Secretaries of state are responsible for multibillion-pound budgets. But with no financial training offered before being handed the books and a lack of wiggle room amid resource constraints and existing spending commitments, new ministers may be in for a shock.
One former minister, Justine Greening, says the era of expecting people to run multibillion-pound government departments with "no training" should come to an end.
Appearing on the penultimate episode of the IfG’s Becoming a minister podcast series, the ex-education secretary said that rather than coming into politics with all the skills needed to run a department, most ministers are people who have "coincidentally done totally different jobs and been brilliant at them in civilian life".
"Then suddenly we expect them to run a multibillion-pound, multi-agency department with no training," added Greening, a chartered accountant and former economic secretary to the Treasury.
In her view, "there's a lot of financial management, an 'MBA-light', that would really benefit most incoming ministers just to simply know what they should expect from civil servants and to be able to have a framework to think about how they wanted to be able to run the department."
Estelle Morris, who was a teacher before she entered politics, admitted that she struggled to get to grips with the financial aspects of her role as education secretary in Tony Blair’s government.
She recalled never having had a job where she had to manage “huge budget sheets”. Preparing for the spending review and stocktakes with the Treasury “was one of the most demanding things I had to do” where she “was learning as I went along”.
The podcast also featured IfG researcher Grant Dalton, who remarked that new ministers are confronted with the challenge of realising “how little control you have over spending” due to spending review decisions or commitments made by predecessors. “It can be very difficult for new ministers to actually have much wiggle room and much autonomy in how budgets are spent. And that can be quite a shock to new ministers," he said.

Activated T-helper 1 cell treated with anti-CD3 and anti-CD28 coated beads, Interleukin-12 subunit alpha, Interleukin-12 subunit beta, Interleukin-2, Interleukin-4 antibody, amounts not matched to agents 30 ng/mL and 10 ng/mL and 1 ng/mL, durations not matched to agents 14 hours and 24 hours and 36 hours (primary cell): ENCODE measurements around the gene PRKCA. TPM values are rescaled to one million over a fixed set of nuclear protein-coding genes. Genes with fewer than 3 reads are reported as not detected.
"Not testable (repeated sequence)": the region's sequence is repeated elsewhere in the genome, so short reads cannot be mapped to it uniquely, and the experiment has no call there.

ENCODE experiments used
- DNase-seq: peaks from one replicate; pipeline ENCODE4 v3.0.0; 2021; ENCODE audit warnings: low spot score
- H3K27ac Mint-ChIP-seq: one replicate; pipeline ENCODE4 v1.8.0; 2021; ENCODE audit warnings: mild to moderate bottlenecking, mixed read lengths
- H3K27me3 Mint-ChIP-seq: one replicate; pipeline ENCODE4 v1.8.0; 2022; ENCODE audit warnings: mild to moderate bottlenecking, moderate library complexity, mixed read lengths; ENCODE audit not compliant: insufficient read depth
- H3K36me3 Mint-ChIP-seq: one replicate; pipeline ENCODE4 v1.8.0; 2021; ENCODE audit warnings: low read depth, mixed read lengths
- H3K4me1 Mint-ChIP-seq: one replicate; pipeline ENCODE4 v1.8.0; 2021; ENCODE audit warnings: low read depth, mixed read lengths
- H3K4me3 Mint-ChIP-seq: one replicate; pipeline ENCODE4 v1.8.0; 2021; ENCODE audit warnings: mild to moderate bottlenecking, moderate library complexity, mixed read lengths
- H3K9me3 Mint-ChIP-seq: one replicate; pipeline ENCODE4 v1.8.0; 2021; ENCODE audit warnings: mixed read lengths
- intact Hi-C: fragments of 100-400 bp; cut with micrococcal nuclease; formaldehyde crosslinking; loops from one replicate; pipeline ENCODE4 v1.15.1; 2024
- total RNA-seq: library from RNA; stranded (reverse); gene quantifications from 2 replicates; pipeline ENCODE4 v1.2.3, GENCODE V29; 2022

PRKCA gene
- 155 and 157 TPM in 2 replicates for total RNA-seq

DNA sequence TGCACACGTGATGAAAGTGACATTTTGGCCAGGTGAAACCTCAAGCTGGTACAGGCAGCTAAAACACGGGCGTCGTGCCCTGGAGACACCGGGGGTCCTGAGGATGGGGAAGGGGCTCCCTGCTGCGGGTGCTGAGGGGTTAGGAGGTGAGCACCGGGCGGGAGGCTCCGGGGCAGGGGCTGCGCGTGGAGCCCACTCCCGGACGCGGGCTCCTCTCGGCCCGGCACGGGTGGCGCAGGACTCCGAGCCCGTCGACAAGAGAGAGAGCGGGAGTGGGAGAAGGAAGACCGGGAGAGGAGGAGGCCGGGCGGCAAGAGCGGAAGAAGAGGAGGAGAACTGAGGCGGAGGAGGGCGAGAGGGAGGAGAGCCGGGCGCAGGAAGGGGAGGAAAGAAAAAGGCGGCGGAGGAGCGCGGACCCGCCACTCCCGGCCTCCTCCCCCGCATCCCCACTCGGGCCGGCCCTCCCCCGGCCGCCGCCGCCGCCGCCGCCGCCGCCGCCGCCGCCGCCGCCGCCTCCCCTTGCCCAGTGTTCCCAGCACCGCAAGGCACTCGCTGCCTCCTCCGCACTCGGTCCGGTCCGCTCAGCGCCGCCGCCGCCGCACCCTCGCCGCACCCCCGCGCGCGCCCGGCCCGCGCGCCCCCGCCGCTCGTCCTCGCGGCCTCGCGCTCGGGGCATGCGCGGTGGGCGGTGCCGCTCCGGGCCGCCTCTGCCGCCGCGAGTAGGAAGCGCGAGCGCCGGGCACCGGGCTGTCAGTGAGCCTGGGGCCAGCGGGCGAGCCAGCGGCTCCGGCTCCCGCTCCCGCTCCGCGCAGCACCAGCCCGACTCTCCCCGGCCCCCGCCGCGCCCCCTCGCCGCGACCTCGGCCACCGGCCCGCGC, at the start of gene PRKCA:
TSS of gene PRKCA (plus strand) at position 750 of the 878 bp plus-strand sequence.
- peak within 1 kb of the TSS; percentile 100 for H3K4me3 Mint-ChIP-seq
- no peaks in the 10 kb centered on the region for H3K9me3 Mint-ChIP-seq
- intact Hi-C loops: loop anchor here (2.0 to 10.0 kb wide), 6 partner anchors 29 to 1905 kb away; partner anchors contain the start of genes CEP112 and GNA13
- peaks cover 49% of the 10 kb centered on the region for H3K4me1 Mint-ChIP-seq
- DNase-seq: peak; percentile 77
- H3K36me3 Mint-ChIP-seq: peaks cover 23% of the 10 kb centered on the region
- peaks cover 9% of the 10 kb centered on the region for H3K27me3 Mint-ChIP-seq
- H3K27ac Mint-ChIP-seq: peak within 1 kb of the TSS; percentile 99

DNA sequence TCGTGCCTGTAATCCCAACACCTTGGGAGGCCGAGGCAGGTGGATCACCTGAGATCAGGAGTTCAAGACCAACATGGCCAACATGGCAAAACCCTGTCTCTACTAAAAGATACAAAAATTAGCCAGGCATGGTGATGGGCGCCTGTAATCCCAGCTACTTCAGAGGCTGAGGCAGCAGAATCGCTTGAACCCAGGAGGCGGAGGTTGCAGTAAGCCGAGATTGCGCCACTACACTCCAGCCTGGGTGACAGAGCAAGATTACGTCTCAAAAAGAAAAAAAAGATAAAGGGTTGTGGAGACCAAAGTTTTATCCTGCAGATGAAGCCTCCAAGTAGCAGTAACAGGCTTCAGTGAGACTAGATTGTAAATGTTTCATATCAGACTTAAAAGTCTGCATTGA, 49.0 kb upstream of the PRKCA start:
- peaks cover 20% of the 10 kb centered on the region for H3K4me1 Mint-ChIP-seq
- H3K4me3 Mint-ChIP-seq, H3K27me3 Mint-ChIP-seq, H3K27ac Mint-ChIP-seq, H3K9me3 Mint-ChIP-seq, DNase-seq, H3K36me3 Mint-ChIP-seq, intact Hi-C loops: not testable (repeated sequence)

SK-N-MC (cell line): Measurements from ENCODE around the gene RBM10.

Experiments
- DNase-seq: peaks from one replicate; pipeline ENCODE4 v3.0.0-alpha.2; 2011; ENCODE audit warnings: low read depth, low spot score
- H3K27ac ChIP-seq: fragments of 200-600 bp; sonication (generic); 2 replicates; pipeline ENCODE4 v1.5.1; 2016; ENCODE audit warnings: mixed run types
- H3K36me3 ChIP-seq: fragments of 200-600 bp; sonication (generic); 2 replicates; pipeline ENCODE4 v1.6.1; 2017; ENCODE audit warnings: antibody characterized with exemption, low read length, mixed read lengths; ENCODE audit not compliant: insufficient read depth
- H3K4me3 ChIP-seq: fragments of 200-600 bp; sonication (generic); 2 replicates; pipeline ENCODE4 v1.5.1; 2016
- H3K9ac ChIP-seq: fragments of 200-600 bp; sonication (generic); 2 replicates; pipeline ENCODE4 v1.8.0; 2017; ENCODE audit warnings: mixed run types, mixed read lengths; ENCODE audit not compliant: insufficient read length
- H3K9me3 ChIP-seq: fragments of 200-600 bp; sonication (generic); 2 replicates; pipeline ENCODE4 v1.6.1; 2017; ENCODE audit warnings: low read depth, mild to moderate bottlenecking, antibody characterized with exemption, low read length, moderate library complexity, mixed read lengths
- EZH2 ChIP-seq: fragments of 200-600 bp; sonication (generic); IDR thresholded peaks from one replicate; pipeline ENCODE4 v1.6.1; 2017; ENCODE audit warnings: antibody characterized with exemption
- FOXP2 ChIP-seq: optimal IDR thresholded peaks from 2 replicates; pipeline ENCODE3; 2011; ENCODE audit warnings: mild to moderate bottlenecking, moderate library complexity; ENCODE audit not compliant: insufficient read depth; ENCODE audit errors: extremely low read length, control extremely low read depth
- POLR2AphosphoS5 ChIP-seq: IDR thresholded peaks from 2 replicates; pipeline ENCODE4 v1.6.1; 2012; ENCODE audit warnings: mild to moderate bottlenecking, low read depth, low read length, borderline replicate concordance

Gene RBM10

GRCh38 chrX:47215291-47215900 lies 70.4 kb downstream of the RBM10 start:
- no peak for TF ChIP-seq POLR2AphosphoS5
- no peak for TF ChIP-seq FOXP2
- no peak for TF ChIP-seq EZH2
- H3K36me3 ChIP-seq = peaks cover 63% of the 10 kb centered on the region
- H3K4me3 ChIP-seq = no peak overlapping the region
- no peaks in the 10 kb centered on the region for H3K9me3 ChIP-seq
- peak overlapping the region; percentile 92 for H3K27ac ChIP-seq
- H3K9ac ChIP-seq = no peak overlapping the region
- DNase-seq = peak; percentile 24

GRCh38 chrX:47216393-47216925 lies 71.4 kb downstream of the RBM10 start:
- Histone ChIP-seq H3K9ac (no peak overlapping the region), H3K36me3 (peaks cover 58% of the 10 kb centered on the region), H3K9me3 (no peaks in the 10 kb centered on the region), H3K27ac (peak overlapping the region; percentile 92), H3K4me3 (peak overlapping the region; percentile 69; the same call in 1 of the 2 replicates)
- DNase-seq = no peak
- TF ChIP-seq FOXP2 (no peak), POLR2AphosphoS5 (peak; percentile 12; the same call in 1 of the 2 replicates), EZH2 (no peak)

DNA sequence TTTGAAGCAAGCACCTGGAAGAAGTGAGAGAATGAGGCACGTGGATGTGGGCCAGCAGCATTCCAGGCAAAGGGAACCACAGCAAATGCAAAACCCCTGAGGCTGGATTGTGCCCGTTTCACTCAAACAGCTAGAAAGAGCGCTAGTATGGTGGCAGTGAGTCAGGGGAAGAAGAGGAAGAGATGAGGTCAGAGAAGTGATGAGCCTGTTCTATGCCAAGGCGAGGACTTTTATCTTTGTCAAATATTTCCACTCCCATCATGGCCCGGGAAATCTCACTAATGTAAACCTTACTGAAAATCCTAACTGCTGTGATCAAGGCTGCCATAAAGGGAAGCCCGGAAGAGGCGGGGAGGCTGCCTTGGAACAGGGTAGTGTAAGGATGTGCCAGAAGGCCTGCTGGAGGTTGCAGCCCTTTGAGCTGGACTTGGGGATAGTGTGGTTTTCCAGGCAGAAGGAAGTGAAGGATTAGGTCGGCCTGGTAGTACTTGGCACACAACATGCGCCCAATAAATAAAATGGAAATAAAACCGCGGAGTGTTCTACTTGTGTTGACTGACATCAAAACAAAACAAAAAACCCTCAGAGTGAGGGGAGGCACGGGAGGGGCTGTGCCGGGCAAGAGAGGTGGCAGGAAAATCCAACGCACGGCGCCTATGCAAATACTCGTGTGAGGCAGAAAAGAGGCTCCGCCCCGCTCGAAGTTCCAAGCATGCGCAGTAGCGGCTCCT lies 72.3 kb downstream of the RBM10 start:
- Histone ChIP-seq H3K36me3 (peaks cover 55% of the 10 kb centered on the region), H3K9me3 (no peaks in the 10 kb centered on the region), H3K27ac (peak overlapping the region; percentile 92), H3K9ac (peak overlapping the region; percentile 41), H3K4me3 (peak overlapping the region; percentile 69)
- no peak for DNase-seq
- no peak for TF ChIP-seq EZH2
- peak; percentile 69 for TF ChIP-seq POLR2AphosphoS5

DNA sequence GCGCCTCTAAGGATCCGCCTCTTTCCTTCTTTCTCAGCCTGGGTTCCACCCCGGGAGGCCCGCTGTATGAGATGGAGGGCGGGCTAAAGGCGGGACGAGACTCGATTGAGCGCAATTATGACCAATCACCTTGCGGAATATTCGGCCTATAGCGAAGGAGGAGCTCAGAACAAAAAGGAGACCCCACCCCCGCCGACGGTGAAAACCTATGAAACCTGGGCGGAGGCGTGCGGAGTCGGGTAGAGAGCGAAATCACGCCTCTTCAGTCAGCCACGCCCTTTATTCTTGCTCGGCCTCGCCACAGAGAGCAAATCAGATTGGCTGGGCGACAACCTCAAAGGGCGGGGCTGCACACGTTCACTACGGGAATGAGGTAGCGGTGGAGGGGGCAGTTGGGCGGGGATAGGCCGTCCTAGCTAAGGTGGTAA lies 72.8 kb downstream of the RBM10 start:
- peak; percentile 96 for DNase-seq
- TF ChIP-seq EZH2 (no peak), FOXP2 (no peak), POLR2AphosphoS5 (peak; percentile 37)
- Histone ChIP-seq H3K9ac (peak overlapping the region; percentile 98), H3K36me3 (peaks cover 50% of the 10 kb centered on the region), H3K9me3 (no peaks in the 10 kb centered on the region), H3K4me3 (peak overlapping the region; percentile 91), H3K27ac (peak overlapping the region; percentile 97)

This point was echoed by Dame Una O'Brien, a former permanent secretary at the Department of Health, who noted that there was often very little money available – if any – “to do new and different things”.
“I think that's quite a hard thing to get your head around when you're sitting on top of so much money," she said.
O’Brien stressed the importance of ministers “being on top of the numbers” and “putting some very hard questions into the department to make sure that there aren't any 'awkwardnesses' sitting behind the spreadsheets that you need to know about".
Hard choices have to be made in the current climate, she said. “We are in a period of time currently of retrenchment. And I think the only way of dealing with that is you have to stop doing stuff," she explained.
O’Brien claimed that “one of the most difficult conversations senior officials ever have with ministers” is explaining that finite resources mean that some things have to be stopped to enable others to be done.
Ministers need to be decisive and prepared to prioritise, she argued. “I would love it if ministers generally could get better at closing things down, finishing programmes and saying ‘we are no longer going to do those things, in order to free up resources to do some new things'. That's the way that ministers could be most helpful."